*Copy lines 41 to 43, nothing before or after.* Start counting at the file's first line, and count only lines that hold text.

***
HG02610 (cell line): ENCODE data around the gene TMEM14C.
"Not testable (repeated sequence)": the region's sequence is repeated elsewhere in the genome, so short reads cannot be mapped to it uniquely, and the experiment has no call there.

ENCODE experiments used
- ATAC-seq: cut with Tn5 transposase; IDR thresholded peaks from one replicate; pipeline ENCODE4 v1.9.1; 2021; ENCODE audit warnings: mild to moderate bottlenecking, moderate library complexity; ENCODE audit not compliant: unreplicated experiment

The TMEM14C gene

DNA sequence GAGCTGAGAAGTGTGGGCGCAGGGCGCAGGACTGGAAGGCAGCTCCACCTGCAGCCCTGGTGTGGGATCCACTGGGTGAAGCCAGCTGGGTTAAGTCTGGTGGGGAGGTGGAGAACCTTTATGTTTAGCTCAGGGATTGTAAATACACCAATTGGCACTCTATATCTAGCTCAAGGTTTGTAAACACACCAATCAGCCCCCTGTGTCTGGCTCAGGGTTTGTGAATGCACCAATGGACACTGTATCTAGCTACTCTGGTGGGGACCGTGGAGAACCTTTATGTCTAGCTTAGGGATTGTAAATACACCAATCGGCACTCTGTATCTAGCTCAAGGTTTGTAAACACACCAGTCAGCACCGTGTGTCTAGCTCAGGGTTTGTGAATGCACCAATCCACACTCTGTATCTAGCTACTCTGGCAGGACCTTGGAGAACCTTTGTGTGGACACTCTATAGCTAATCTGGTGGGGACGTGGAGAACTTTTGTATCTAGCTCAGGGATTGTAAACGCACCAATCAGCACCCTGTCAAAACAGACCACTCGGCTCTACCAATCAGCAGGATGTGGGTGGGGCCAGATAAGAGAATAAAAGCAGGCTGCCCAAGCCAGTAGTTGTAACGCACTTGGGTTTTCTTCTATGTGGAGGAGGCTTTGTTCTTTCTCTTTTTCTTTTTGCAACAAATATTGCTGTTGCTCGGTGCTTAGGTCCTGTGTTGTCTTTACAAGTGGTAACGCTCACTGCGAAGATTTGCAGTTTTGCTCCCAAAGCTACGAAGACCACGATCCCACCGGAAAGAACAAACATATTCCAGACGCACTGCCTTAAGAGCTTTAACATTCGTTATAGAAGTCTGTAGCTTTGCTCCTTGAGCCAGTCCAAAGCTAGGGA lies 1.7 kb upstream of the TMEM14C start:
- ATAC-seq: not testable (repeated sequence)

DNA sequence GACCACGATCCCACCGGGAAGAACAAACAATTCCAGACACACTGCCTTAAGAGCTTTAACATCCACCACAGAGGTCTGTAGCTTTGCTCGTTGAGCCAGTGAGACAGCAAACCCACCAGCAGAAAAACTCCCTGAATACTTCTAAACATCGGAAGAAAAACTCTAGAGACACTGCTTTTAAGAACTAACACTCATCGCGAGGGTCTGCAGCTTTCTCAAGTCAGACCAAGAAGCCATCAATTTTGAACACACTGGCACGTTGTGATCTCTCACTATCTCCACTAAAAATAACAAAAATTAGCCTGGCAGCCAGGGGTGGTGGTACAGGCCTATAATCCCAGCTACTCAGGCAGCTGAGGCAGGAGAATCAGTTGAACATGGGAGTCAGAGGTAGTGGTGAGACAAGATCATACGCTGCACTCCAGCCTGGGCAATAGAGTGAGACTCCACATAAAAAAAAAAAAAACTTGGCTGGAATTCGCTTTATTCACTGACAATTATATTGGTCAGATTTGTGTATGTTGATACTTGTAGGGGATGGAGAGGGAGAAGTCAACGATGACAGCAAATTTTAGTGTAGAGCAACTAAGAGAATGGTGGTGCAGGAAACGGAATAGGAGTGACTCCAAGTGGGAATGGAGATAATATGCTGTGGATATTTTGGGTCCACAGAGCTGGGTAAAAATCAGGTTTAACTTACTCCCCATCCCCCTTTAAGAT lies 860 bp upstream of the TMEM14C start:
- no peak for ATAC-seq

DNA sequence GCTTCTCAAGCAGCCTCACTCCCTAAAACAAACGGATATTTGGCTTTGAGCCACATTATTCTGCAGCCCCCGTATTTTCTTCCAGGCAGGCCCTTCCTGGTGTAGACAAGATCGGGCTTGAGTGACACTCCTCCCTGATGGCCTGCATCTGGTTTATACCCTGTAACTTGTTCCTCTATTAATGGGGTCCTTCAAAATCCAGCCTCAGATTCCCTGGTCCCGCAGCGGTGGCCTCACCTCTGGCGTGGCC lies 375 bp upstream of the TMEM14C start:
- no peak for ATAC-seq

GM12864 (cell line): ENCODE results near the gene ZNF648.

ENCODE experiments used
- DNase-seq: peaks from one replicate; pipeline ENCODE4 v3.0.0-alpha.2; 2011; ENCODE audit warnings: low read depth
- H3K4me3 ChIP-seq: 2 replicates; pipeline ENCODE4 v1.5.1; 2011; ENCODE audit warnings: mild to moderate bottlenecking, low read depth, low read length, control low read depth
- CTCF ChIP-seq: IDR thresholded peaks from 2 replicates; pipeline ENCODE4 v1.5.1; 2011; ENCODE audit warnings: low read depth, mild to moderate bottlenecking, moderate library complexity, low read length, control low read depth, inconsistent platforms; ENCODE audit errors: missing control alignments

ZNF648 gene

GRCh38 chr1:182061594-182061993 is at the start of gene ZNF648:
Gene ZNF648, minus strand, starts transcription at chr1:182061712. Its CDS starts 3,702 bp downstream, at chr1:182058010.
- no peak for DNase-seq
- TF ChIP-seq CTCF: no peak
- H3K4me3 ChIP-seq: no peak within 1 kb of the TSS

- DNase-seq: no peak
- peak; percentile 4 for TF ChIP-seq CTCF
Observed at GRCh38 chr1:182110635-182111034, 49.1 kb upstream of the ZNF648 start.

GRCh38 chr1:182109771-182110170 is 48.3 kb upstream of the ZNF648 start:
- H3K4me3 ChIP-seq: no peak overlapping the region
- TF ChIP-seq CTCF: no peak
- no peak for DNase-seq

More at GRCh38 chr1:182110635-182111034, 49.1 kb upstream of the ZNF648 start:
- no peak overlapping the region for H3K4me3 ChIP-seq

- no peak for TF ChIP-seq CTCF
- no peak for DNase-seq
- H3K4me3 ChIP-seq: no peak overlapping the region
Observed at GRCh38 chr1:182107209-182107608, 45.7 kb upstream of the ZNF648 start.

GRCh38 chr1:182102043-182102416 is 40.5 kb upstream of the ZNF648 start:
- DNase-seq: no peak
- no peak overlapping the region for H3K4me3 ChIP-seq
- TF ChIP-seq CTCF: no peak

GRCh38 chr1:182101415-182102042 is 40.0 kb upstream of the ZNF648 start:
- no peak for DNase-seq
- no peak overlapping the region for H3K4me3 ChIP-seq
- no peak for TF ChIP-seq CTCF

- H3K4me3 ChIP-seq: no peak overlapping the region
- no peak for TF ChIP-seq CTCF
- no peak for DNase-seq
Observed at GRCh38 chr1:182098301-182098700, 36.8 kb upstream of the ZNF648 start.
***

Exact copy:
- no peak for DNase-seq
- no peak overlapping the region for H3K4me3 ChIP-seq
- no peak for TF ChIP-seq CTCF